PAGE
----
A prime example of digital branding: From now on, the Seven.One brand is the owner of the .one top-level domain and uses it for the communication of all its businesses. We developed the CD for the new Group.

MUTABOR developed the new corporate design for the Seven.One Entertainment Group including all its subsidiaries. The redesign of the logo, which integrates a dot in the wordmark, immediately draws attention to the Group’s new digital attitude.

The Seven.One brand is now also the owner of the top-level domain .one and uses it in branding and communication, including e-mail addresses, a prime example of digital branding for all companies.

How digital transformation takes shape:

The Seven.One Entertainment Group was founded to bundle all the entertainment competencies of the Group under one roof. About a year ago, MUTABOR secured the budget for the Group with its B2B brands. The goal was to clearly demonstrate the integration via a uniform design appearance and brand architecture.

The result: all B2B brands were brought together in a branding concept that clearly communicates the relationship between the sub-brands and the central Entertainment Group brand. The brands’ redesigned logos are characterized by the fact that the brand icon and the name »Seven.One« refer to the Seven.One Entertainment Group and its subsidiary brands yet retain their independence through the individual lettering.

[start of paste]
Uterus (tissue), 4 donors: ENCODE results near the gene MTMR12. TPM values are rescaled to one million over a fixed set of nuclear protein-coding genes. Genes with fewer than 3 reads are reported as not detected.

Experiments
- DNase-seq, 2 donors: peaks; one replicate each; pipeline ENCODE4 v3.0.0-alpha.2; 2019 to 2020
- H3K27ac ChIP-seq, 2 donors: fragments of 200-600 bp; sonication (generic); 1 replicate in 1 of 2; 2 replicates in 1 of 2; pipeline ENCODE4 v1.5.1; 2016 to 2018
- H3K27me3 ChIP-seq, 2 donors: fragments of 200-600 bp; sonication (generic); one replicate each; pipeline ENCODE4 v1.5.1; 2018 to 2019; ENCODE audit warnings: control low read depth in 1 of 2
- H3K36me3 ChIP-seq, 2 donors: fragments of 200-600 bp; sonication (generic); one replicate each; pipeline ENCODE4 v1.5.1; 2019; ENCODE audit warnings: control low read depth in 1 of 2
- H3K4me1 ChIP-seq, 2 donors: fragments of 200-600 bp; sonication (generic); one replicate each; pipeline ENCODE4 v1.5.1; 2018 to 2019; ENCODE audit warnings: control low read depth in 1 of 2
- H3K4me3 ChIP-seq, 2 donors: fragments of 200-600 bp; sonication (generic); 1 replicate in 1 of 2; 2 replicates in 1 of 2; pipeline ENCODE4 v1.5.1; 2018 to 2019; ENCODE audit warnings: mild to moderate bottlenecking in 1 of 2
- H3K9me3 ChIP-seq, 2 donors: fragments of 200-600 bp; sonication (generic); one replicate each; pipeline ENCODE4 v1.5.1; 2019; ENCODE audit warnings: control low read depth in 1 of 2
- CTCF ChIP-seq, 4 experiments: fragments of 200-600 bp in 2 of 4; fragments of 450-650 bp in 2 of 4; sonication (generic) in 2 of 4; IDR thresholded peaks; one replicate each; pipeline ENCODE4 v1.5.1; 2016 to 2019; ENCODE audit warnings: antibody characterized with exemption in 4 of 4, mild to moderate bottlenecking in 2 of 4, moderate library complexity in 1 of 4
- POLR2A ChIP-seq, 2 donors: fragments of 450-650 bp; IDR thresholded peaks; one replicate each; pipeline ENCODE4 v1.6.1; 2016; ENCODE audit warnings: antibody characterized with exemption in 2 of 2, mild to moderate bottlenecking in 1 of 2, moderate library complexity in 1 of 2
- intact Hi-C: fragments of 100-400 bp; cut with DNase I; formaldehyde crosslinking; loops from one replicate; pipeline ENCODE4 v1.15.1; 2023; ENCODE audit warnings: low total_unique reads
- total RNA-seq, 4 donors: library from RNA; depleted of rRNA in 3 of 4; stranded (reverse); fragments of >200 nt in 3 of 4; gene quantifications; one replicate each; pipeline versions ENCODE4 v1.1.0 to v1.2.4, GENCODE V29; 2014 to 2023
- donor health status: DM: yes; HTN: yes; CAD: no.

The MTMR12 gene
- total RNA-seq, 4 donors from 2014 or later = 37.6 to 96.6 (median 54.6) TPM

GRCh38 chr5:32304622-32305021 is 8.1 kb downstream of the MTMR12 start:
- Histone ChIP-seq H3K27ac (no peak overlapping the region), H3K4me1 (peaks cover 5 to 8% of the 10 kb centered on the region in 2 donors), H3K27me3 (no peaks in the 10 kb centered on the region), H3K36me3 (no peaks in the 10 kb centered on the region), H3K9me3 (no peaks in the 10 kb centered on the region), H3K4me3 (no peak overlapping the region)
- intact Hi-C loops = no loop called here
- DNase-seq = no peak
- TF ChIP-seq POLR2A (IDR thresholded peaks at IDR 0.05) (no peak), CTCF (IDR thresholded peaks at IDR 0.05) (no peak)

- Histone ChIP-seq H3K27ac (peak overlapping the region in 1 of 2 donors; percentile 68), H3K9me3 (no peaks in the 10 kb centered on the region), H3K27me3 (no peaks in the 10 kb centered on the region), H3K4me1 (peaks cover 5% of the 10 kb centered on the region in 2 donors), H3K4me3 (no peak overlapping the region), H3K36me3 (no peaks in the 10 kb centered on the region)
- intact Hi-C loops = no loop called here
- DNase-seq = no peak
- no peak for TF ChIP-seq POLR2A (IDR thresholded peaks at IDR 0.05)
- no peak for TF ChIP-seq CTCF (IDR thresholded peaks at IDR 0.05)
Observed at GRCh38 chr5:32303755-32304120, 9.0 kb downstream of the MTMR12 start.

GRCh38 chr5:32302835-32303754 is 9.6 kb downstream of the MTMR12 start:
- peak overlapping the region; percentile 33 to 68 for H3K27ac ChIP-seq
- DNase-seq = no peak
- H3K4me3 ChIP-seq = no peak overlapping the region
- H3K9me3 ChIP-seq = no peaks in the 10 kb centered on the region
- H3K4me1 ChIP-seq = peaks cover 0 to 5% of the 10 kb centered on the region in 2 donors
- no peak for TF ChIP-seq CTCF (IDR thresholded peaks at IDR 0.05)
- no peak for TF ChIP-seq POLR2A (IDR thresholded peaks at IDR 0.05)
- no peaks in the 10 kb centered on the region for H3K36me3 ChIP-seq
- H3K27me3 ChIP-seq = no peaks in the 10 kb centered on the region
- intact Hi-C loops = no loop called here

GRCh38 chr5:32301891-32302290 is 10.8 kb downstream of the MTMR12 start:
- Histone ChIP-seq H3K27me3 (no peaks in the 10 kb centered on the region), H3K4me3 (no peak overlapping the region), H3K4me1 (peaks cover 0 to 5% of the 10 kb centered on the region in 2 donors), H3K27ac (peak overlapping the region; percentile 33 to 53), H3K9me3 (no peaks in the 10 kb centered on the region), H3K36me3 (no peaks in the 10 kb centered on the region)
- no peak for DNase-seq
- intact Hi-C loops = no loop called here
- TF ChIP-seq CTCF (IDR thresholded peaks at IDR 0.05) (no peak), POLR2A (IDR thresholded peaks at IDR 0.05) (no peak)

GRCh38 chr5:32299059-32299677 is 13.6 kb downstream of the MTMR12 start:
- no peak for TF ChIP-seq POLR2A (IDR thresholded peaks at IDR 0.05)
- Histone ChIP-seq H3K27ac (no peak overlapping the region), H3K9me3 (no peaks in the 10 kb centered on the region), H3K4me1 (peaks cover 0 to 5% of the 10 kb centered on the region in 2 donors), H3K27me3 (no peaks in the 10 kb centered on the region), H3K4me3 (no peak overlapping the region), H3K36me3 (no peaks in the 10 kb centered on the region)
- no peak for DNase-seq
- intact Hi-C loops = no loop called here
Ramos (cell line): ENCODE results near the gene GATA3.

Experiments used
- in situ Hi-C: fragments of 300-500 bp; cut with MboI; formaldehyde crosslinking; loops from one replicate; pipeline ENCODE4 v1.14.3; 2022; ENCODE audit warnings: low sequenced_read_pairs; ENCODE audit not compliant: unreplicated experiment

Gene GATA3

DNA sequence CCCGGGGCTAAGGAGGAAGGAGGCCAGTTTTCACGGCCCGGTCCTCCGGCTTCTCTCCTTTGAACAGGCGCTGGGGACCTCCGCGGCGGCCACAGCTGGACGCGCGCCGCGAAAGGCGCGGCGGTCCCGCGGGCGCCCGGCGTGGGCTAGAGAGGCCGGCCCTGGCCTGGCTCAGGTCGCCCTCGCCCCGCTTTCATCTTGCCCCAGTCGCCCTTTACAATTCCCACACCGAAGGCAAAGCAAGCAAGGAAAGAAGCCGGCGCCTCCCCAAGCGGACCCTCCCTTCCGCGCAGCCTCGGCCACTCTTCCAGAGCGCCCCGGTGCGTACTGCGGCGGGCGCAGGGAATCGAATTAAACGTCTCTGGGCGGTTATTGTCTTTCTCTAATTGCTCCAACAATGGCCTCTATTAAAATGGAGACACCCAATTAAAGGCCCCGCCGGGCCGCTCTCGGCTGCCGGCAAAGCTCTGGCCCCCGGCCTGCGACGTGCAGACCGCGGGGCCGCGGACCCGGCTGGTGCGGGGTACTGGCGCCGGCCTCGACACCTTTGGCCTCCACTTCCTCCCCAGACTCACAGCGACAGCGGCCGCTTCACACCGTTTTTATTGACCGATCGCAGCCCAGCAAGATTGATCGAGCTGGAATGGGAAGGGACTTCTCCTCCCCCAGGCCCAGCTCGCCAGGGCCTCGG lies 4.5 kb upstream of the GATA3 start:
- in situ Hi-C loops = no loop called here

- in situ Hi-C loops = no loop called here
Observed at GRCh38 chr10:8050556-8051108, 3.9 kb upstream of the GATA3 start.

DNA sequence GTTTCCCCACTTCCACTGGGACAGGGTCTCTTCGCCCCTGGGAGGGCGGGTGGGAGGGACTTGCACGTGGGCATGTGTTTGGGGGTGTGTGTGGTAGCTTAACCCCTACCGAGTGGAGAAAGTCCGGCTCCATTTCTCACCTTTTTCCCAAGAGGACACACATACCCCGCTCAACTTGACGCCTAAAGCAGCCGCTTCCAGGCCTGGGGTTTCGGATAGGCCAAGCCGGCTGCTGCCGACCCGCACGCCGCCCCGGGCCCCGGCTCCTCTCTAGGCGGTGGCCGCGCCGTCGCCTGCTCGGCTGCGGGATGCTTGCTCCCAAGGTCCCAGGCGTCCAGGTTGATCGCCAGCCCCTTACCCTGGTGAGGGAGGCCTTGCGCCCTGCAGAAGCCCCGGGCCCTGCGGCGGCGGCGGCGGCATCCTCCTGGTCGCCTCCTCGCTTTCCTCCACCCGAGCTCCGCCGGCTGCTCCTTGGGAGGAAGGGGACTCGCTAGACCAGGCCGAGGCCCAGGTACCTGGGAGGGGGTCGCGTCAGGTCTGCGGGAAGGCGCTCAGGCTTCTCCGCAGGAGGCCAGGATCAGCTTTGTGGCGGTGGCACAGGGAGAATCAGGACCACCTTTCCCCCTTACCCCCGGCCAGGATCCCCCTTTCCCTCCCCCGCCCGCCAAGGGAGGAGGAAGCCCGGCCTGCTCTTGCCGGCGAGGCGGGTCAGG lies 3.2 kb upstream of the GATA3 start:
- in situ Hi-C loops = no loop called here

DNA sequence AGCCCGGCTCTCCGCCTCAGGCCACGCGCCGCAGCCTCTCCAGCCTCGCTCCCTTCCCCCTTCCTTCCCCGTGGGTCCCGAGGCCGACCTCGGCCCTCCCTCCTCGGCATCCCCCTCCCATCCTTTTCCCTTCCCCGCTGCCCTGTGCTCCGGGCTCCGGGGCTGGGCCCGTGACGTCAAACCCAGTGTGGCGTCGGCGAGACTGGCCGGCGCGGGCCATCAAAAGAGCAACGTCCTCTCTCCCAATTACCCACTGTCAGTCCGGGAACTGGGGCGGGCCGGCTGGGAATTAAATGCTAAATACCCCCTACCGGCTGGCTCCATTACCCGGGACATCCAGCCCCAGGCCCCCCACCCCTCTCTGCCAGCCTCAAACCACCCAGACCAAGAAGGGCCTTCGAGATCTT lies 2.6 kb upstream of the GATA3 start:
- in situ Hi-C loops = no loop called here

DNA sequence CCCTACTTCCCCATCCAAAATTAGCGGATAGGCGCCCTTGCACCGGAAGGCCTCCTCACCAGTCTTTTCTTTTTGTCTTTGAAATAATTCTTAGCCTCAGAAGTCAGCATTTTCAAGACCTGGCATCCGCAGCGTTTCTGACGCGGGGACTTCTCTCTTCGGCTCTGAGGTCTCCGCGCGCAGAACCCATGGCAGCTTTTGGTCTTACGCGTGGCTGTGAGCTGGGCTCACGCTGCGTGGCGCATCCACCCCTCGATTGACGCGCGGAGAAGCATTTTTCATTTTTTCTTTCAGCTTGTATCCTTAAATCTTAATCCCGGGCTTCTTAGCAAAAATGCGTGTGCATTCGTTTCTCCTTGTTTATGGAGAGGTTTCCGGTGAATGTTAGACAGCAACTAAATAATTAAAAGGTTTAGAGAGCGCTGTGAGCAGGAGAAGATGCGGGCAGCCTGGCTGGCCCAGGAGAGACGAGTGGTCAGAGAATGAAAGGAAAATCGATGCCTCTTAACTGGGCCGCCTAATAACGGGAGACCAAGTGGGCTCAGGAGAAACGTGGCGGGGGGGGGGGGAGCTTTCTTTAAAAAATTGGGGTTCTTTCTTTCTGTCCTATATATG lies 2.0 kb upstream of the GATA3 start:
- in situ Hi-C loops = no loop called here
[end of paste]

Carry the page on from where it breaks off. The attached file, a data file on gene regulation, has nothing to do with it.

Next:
Digital branding on all channels

The digital brand design is optimized for all channels. Since October 1, 2020, this can be experienced via the website www.seven.one and all online and offline advertising media.


The new integrated approach becomes particularly apparent with the transformed group icon, which can take on different graphic states depending on the company. It stands as a symbol for the infinite possibilities and the »one idea« of the Group and therefore has no beginning and no end but consists of an infinite line. In addition to redesigning the logo, MUTABOR also developed a new typeface together with the typeface designer René Bieder and defined a recognizable color spectrum as well as an image look, with the task of giving each brand individuality despite the shared corporate design.